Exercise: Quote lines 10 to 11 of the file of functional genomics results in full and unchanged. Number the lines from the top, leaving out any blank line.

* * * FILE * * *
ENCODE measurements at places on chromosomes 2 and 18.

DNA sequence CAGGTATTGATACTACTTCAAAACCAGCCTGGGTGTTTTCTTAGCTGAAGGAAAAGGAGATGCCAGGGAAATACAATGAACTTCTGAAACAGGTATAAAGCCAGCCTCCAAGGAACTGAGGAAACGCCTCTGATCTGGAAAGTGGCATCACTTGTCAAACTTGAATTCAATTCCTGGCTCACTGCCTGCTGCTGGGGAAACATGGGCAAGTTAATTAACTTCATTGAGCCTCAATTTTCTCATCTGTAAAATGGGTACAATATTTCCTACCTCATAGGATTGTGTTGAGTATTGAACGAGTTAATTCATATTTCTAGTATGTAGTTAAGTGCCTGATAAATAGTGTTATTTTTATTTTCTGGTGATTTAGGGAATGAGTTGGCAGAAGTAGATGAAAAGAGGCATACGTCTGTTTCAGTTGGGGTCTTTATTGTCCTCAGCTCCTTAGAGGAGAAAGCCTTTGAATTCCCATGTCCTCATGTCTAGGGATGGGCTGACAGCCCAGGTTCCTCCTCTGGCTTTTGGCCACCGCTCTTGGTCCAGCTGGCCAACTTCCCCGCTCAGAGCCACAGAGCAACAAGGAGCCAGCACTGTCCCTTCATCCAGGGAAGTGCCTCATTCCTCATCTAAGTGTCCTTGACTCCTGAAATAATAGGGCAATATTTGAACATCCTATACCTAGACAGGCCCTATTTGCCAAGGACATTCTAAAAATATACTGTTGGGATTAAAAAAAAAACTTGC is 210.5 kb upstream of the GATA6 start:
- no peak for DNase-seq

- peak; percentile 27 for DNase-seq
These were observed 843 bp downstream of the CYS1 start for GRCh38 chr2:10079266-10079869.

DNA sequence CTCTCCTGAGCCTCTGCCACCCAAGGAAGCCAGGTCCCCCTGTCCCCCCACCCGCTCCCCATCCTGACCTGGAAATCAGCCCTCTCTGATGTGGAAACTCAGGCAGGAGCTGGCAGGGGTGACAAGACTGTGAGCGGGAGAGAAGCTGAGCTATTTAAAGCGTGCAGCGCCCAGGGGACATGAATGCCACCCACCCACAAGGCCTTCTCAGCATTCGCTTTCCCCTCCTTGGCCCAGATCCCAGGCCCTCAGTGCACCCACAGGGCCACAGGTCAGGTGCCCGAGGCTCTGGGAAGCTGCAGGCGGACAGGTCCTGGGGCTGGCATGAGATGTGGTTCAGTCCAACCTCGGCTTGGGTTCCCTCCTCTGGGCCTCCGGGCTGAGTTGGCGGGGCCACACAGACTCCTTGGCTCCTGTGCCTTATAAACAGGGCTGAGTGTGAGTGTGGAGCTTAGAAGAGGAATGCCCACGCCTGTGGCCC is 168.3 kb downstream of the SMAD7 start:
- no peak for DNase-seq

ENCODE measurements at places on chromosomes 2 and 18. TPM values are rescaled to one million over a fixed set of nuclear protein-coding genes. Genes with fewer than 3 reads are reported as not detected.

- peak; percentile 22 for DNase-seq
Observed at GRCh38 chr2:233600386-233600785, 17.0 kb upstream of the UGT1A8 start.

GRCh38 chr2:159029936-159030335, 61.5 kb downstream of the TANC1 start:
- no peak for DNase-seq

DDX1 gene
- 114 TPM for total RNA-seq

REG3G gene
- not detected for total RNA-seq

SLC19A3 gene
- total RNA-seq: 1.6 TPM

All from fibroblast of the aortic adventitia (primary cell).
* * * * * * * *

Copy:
Observed at GRCh38 chr2:233600386-233600785, 17.0 kb upstream of the UGT1A8 start.

GRCh38 chr2:159029936-159030335, 61.5 kb downstream of the TANC1 start: